How Far Is Russia From Alaska?

By: Mitch Ryan  | 
Sarah Palin never said "I can see Russia from my house." Instead it was Tina Fey as Sarah Palin (above) who said the infamous line in a 2008 Saturday Night Live skit during a presser next to Amy Poehler as Hillary Clinton. NCB Universal

After a few misguided words and hyperbole from the early 21st-century American politician Sarah Palin, many U.S. citizens pondered the question: Can you see Russia from Alaska? Well, yes and no.

You can't actually see Russia from Alaska when standing on the mainland; however, there are two islands sitting in the middle of the Bering Sea that shorten the distance between the peninsulas.

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But that begs the question: How far is Russia from Alaska? The answer varies wildly depending on whether you mean space, time or political borders.

Traveling Between Mainland Alaska and Russia

Russia and Alaska are separated by the Bering Sea. IndianSummer/Shutterstock

Traveling between Russia and Alaska is a monumental challenge even today. The nearest points between mainland Alaska and Russia are the western tip of Cape Prince of Wales in Alaska and the Southern point of Cape Dezhnev in Russia — with a distance of roughly 55 miles (88.5 kilometers) between the two points.

History is chock-full of heroic explorers and brave athletes who have swum, sledded and kayaked the distance, but these are exceptional outliers. There are also few major cities in this sparsely populated region of the world, so your best bet to travel between Russia and Alaska without specialized equipment is to find direct flights between international hubs like Juneau, Anchorage and Moscow.

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Alaska

The 49th state is disconnected from the continental United States, separated by several Canadian provinces, including the Yukon Territory and British Columbia at Alaska's Southeastern border. The U.S. Government purchased the Alaska Territory from Russia in 1867, and the vast region joined the Union in 1959.

Alaska covers 663,000 square miles (1.7 million square kilometers) of land, making it the largest state by landmass. While visiting Alaska, you could see eight national parks, incredible wildlife, and cover miles and miles without seeing another person. Alaska's population has fewer than 780,000 residents, making it the third least-populated state.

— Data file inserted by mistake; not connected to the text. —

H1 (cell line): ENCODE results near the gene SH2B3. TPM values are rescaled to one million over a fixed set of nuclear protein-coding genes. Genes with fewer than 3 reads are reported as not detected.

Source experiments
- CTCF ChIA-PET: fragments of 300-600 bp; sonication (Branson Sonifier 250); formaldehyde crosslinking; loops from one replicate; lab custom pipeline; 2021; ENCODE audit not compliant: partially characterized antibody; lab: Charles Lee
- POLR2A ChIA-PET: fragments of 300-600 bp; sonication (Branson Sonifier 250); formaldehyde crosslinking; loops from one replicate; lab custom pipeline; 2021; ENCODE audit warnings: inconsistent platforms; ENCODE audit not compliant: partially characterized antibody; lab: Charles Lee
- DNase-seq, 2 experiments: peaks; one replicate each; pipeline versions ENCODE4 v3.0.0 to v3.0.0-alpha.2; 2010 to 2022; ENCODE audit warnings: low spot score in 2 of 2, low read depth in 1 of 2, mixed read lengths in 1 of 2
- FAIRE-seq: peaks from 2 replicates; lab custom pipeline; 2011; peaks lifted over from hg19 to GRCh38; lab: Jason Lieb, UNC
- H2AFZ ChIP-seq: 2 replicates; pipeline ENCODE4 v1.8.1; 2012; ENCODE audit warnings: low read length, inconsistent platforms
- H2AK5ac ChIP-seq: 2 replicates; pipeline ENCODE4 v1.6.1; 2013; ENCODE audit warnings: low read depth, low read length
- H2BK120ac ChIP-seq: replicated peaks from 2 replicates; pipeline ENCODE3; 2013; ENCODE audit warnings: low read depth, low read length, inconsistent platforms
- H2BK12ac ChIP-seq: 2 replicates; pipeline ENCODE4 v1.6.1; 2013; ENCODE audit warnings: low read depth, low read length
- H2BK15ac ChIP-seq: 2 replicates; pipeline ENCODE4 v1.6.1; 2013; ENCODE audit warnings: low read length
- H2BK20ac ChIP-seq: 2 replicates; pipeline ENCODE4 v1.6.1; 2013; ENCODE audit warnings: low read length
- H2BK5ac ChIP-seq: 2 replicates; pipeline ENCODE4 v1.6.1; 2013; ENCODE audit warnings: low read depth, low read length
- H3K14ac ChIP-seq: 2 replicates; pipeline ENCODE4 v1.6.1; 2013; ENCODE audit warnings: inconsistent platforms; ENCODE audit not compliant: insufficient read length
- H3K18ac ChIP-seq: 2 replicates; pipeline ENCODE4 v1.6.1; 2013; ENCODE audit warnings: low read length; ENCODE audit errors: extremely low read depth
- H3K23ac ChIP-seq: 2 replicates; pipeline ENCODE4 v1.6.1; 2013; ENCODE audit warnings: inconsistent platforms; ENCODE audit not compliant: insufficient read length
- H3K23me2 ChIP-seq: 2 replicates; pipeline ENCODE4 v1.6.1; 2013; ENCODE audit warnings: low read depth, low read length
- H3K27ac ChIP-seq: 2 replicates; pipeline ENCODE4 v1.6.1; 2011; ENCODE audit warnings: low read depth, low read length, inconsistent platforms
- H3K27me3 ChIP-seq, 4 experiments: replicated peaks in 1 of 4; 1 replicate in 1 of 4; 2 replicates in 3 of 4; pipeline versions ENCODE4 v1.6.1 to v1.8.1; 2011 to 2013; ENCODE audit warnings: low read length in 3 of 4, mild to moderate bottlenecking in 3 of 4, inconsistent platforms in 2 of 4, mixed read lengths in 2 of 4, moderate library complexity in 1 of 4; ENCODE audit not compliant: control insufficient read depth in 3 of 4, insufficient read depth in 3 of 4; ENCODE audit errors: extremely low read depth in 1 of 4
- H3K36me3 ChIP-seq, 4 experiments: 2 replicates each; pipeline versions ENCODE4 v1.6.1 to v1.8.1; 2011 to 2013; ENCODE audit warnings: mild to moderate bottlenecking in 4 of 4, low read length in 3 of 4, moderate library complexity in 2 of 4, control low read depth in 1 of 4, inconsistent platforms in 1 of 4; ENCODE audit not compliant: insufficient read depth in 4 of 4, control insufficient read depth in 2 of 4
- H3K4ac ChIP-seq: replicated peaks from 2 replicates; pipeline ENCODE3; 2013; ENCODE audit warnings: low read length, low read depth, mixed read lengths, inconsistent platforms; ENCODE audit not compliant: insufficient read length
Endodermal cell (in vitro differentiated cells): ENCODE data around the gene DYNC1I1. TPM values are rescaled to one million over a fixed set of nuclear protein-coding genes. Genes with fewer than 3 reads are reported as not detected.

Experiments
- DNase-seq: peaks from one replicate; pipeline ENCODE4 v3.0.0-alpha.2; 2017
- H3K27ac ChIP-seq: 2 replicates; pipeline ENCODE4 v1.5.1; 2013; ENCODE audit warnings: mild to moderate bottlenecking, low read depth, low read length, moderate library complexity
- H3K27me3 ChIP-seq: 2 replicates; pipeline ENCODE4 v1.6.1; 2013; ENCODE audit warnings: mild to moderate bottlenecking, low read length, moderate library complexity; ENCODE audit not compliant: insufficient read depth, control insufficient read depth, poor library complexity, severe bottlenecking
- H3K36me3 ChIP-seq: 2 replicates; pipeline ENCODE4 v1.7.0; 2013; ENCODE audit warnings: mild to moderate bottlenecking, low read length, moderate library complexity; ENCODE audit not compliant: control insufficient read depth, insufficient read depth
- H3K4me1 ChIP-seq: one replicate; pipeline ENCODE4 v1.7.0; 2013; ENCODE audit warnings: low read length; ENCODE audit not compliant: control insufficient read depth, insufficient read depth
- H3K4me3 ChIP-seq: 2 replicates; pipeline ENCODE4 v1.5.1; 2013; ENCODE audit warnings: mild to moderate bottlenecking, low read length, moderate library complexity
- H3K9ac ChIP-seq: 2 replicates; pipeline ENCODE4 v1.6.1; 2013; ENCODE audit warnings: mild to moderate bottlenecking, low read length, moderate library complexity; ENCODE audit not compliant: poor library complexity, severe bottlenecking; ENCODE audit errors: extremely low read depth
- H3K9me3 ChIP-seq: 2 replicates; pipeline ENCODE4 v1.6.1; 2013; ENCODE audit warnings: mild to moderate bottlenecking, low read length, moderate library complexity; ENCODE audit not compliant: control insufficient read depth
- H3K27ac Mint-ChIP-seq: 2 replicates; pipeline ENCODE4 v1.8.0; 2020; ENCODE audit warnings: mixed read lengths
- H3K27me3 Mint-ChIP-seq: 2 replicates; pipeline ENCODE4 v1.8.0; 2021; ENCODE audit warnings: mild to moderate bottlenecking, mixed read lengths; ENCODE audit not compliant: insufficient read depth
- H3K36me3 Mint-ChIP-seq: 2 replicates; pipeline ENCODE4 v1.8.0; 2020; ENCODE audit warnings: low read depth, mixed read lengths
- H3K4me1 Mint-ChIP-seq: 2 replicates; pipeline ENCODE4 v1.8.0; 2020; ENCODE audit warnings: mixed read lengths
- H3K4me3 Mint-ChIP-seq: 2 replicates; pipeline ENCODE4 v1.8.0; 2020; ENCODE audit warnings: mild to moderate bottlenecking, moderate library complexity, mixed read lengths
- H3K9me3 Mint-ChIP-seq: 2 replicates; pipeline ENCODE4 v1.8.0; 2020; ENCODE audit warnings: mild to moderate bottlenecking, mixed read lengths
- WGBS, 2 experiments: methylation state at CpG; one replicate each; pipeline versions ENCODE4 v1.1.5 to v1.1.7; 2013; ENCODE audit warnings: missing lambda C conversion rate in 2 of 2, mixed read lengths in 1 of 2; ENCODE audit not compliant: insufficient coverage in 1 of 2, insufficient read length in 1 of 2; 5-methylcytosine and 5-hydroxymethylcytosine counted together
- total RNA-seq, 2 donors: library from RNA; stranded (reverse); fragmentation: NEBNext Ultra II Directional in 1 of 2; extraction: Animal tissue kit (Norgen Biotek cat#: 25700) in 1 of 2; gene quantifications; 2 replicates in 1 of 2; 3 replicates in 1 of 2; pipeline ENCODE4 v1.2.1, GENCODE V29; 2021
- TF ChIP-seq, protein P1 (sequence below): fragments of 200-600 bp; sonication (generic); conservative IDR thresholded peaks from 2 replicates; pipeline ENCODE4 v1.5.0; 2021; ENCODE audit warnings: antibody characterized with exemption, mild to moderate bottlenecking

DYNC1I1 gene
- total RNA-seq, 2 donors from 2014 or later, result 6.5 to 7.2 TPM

Russia

Russia is the largest country in the world, spanning an incredible 57.5 million square miles (148.9 million square kilometers) from Kaliningrad on Russia's west coast, to Franz Joseph Land, the northernmost Russian territory. Mainland Russia dominates the Eastern Hemisphere, stretching west through much of Eastern Europe and east into mainland Siberia and Northeast Asia. This gargantuan country's land borders 14 countries and even extends further east than countries in the Pacific Ocean like South Korea, Fiji and New Zealand.

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The Bering Strait and the Diomede Islands

Musk ox forage on grasses in the Bering Land Bridge National Preserve before the harsh winter settles in. During the winter months, musk ox migrate vertically or to higher elevations where winds blow away snow, making it easier to find food. National Park Service

The Diomede Islands are the closest geographical connection between Alaska and Russia, with a mere 2.4 miles (3.8 kilometers) of water separating the two countries. The Chukchi Sea lies to the north, and the Bering Sea lies to the south, framing these otherwise insignificant landmasses as symbolic sentinels of either nation's farthest claims into the Pacific Ocean. However, these national declarations from both Russia and the U.S. fail to respect the Indigenous Iñupiat people's 15,000-year claim to these two islands, as well as the remaining small islands in the Arctic Sea.

The Bering Strait

This frigid waterway separates Russia and Alaska with 55 miles (88.5 kilometers) of ocean at its narrowest point between the Kamchatka Peninsula (Russia) and Seward Peninsula (U.S.). The Bering Strait is named after the Danish explorer Vitus Bering, who was the second European to discover the waterway — the first person being the Russian explorer Semyon Dezhnev, who ventured to the area 80 years earlier. Bering also mapped two islands on his travels, deciding to name them after the Greek Christian Saint Diomede, whose feast day coincided with the discovery on Aug. 16, 1728. From that day forward, the isles were known as Big Diomede Island and Little Diomede Island.